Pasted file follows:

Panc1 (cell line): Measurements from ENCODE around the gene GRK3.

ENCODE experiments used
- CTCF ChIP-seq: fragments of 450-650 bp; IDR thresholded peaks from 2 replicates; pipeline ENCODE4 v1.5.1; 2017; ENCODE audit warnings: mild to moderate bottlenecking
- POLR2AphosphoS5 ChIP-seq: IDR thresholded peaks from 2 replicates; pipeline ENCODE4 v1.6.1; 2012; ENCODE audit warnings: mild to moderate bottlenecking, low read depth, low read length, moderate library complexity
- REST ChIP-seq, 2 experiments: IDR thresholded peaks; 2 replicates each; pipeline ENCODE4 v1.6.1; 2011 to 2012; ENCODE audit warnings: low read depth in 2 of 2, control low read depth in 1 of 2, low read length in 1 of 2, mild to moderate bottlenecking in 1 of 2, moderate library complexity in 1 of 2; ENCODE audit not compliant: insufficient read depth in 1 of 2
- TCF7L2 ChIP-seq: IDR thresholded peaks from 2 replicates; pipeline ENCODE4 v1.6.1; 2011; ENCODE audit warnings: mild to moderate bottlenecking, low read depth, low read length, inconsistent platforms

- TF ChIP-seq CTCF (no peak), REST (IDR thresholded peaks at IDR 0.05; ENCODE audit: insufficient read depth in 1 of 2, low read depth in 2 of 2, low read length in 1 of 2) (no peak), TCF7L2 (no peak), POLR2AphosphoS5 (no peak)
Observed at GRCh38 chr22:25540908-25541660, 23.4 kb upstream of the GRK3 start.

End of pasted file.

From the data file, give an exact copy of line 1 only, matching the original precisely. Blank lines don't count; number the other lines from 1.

Panc1 (cell line): Measurements from ENCODE around the gene GRK3.